A training company that secured internationally recognised quality standards in just a few months is now helping others to do the same.
C & A Safety Solutions launched in 2012 to provide vocational work-based courses specifically aimed at the region’s engineering and manufacturing sector.
But after attaining all three of its ISO accreditations in just six months, it began advising other firms to help fast-track them through the process.
So far, the Hartlepool-based business has provided consultation for six companies seeking to gain the accreditations, including those in the waste management, transport and engineering sectors.
Recently, it also helped recruitment specialist Adept achieve the ISO-9001 benchmark for quality management.
C & A Safety Solutions managing director Alan Roberts said: “Unfortunately, a lot of companies try to complete the ISO accreditation themselves and get a bit tied up in knots.
“But after being through the process ourselves, we knew exactly what is required and how every business is different.
“I am delighted for Adept because it is the first business that I have ever heard of that has achieved ISO accreditation with zero non-compliances.”
C & A Safety Solutions was set up as a spin-off from engineering company C & A Pumps to deliver highly specialised health and safety and management courses for North East companies such Camerons Brewery, Cleveland Potash and Clarion Homes.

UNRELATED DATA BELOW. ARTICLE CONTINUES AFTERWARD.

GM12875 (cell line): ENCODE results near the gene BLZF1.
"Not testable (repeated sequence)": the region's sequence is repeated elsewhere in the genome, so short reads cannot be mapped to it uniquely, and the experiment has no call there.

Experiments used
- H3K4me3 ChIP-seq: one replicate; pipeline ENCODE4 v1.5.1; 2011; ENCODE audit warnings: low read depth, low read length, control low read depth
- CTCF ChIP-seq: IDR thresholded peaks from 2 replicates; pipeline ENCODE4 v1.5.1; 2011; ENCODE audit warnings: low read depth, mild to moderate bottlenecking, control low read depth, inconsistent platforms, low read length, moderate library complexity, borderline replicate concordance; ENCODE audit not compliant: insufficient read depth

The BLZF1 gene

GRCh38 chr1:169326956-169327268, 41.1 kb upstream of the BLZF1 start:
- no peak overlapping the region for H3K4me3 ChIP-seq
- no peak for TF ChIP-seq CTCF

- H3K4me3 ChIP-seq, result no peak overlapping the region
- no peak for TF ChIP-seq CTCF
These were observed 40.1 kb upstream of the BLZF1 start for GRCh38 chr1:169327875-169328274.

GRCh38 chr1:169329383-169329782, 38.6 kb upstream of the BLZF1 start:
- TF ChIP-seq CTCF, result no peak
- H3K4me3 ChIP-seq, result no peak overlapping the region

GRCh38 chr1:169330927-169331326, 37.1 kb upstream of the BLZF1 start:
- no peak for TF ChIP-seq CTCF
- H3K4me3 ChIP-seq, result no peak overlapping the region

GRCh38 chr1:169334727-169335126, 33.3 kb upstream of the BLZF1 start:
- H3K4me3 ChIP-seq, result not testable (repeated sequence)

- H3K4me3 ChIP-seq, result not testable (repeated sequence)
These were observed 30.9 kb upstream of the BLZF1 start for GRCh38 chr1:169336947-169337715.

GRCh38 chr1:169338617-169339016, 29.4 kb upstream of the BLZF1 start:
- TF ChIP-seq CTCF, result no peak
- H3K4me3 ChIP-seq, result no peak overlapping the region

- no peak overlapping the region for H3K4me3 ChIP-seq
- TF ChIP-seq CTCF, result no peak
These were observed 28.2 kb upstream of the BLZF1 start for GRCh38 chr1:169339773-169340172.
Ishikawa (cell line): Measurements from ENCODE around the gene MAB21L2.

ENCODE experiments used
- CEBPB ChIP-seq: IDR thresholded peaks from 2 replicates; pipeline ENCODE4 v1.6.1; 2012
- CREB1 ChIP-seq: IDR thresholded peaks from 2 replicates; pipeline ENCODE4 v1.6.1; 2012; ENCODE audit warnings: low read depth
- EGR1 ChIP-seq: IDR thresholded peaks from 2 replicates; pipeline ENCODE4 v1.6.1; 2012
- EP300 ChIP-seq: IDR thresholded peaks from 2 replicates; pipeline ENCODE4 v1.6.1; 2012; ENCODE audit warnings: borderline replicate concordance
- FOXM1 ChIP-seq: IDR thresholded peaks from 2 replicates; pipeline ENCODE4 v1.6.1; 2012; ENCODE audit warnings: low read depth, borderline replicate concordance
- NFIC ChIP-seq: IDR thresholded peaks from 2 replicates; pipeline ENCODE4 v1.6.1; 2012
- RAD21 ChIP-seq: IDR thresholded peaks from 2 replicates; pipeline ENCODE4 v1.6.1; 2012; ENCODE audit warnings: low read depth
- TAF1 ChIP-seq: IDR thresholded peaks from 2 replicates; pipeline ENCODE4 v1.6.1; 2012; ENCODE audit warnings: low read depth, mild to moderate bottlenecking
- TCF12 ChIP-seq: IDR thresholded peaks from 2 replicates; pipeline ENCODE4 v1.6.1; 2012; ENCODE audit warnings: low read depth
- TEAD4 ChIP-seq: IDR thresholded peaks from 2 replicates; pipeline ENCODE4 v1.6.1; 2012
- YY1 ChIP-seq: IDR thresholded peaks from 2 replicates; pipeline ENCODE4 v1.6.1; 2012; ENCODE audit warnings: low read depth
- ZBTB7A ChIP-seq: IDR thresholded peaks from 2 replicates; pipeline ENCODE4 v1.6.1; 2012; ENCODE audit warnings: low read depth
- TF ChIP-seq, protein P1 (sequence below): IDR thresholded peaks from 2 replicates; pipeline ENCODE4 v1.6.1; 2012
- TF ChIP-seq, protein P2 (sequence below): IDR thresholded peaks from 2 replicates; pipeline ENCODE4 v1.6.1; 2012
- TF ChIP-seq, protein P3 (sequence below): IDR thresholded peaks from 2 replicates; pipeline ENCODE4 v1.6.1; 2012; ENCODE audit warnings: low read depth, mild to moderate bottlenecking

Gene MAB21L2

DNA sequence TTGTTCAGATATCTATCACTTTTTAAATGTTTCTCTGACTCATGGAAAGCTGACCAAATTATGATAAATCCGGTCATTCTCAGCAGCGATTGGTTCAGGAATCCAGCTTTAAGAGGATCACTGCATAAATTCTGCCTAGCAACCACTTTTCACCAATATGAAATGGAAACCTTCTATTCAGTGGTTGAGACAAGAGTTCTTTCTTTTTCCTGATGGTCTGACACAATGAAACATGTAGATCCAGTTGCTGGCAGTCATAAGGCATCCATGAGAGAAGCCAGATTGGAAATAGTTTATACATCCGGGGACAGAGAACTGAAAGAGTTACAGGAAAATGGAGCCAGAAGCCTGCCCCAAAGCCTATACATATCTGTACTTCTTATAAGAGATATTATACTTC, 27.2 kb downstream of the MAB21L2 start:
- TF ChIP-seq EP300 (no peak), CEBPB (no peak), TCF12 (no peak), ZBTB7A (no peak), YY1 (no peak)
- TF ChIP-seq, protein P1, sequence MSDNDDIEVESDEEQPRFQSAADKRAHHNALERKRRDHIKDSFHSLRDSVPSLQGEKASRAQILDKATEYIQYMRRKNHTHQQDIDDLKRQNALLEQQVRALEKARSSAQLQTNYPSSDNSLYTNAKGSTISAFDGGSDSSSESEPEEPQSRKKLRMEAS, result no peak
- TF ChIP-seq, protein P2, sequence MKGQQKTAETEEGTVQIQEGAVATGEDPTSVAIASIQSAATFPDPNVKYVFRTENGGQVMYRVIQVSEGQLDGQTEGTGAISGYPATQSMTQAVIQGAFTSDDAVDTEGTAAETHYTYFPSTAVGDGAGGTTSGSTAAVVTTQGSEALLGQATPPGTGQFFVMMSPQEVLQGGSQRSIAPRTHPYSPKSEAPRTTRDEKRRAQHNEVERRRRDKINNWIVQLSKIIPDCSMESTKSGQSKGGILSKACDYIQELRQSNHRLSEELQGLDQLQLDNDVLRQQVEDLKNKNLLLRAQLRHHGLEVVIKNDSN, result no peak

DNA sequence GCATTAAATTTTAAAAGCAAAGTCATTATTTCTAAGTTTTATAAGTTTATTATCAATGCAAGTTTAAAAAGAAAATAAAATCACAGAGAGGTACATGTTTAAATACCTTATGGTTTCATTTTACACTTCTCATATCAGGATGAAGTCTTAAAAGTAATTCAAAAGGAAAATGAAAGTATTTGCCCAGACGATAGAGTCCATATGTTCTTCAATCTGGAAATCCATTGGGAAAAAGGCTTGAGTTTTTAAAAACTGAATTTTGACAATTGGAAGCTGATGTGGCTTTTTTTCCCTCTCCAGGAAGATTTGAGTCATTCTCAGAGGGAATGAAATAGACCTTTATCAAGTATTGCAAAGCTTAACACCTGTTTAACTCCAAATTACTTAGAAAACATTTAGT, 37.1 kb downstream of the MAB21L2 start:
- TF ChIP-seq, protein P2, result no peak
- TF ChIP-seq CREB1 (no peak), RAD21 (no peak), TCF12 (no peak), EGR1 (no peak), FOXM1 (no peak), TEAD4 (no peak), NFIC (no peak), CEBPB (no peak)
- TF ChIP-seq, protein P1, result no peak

The firm, however, identified a gap in the market after attaining swift success in ISO accreditations for quality management, environmental management, and for health and safety.
The accreditation delivers a number of benefits to companies, including opportunities to win new business, improved efficiency and reduced costs.
It is also seen as a means of establishing professional credibility to internationally recognised standards.
C & A’s tailored approach, which encourages businesses to adapt their existing procedures rather than start from scratch, has won admirers such as Teesside University, which set up a partnership with the business to identify and support those looking to make the ISO grade.
Roberts added: “Make no bones about it - achieving ISO accreditation is not a simple process.
“Businesses often struggle because they don’t have the resources available to see it through.
“For some organisations – especially larger ones - there’s an element of fear because they think they have to re-invent the wheel.
“But it doesn’t have to be that way.
“It’s essentially about creating a system that people can pick up and follow.”